By Benjamin L. Rackliffe

February 9, 2022

Lawful cannabis businesses in the United States have historically and predominately relied on private funding to establish and prop up their operations until they can sustain themselves as revenue-driven enterprises. This is because cannabis remains illegal under federal law and, by extension, FDIC-insured banking institutions face substantial risk accepting cannabis funds and/or offering financial services to cannabis companies. As a result, only those with access to private capital have generally been able to enter the marketplace.

The Secure and Fair Enforcement Act, more commonly known as the “SAFE Banking Act” may soon aid in levelling the playing field among marijuana upstarts. At its essence, the Act prevents the United States’ banking regulator from “penalizing a depository institution for providing banking services to a legitimate cannabis-related business.” Passing in the house of representatives in 2019 and 2021 with bipartisan support, the Act is steadily gaining momentum in Congress. Most recently, the Act was introduced as an amendment to the National Defense Authorization Act for Fiscal Year 2022 in the Fall of 2021 with political endorsement from approximately half of the State Governors at that time. As more states legalize and regulate marijuana for adult use, thereby recognizing the economic benefit of this multi-billion dollar industry, it is increasingly likely that the SAFE Banking Act becomes a reality.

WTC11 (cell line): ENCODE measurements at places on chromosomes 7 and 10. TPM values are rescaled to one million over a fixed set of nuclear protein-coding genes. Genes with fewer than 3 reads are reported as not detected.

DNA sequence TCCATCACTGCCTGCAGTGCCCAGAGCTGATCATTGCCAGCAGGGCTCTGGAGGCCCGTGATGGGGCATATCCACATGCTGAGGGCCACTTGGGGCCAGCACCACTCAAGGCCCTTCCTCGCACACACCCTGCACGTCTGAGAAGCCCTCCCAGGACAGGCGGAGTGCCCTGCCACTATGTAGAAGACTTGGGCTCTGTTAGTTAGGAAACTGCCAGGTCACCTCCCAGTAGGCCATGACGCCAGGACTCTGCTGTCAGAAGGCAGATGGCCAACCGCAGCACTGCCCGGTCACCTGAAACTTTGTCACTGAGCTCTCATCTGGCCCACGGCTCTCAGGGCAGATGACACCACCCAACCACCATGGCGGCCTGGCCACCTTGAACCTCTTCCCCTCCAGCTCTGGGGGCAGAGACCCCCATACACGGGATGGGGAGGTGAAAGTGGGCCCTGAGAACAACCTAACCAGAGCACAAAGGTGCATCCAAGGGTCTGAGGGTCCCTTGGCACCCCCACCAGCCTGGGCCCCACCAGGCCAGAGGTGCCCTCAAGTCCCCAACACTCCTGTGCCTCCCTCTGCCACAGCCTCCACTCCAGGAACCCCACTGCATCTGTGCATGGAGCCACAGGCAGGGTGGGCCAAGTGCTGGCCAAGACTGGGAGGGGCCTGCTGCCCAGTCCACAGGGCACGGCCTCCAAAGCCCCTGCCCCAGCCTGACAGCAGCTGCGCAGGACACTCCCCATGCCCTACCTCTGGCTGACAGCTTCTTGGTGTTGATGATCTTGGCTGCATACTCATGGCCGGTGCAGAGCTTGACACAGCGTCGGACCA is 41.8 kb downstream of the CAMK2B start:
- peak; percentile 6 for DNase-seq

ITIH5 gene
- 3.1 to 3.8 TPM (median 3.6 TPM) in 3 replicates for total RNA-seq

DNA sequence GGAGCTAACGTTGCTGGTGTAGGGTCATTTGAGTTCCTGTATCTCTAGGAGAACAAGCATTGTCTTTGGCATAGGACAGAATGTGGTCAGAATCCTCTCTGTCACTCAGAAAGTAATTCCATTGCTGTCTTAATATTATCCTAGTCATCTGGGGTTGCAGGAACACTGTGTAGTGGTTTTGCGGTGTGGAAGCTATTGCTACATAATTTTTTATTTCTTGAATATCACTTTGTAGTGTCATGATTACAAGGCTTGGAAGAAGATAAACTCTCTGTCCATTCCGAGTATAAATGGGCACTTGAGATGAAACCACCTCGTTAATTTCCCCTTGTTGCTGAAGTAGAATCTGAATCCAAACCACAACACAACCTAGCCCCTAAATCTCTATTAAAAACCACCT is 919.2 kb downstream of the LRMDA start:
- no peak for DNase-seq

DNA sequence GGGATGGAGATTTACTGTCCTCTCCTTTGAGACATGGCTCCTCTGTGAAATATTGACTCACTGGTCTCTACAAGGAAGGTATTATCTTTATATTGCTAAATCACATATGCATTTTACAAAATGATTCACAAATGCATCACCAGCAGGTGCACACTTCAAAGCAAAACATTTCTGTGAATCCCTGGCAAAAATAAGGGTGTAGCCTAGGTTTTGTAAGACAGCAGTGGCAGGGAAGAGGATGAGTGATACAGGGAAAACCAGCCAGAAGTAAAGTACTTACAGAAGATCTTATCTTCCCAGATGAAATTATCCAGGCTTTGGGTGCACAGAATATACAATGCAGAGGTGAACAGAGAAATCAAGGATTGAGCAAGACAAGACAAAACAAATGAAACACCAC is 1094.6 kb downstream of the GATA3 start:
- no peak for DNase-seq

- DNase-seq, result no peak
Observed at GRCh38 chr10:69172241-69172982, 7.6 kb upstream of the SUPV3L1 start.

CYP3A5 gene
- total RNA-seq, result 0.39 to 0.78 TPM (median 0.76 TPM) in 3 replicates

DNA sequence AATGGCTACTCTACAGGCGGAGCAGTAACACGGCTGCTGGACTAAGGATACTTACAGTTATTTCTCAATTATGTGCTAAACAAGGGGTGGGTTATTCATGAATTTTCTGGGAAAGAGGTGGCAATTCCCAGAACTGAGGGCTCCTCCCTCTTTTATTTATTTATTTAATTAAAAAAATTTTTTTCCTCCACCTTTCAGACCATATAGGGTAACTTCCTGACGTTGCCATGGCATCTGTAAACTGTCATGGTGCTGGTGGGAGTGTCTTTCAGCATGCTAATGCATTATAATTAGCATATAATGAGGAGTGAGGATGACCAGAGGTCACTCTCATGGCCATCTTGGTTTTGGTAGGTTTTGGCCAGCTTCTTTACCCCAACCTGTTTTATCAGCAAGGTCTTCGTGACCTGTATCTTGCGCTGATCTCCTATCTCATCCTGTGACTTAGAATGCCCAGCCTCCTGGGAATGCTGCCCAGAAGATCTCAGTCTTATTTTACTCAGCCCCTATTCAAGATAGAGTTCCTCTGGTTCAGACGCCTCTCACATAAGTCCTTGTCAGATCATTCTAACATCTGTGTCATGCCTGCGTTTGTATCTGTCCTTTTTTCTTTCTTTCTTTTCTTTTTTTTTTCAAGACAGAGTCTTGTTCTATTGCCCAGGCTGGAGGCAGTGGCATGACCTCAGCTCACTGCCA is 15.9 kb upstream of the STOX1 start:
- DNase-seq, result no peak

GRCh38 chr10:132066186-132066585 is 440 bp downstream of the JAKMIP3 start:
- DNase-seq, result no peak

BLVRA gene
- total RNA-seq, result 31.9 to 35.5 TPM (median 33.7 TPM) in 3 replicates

To summarize, the SAFE Banking Act’s intended effect would be to: (i) prohibit a federal banking regulator from terminating or limiting a bank’s FDIC insurance because the institution provides financial services to a legitimate cannabis-related business, (ii) legalize bank proceeds from banking transactions with cannabis-related businesses, and (iii) permit banking institutions to lend monies to legitimate cannabis-related business. The foregoing are each critical to the equitable growth of cannabis businesses throughout the country. All eyes will be on D.C. this year and cannabis businesses should begin to prepare for possible federal legislation that would open the door on interstate commerce, commercial banking access, and federal tax deductions. If you have questions pertaining to the SAFE Act or any other cannabis business matters, please contact PLDO Partner Benjamin L. Rackliffe at

Disclaimer: This blog post is for informational purposes only. This blog is not legal advice and you should not use or rely on it as such. By reading this blog or our website, no attorney-client relationship is created. We do not provide legal advice to anyone except clients of the firm who have formally engaged us in writing to do so. This blog post may be considered attorney advertising in certain jurisdictions. The jurisdictions in which we practice license lawyers in the general practice of law, but do not license or certify any lawyer as an expert or specialist in any field of practice.

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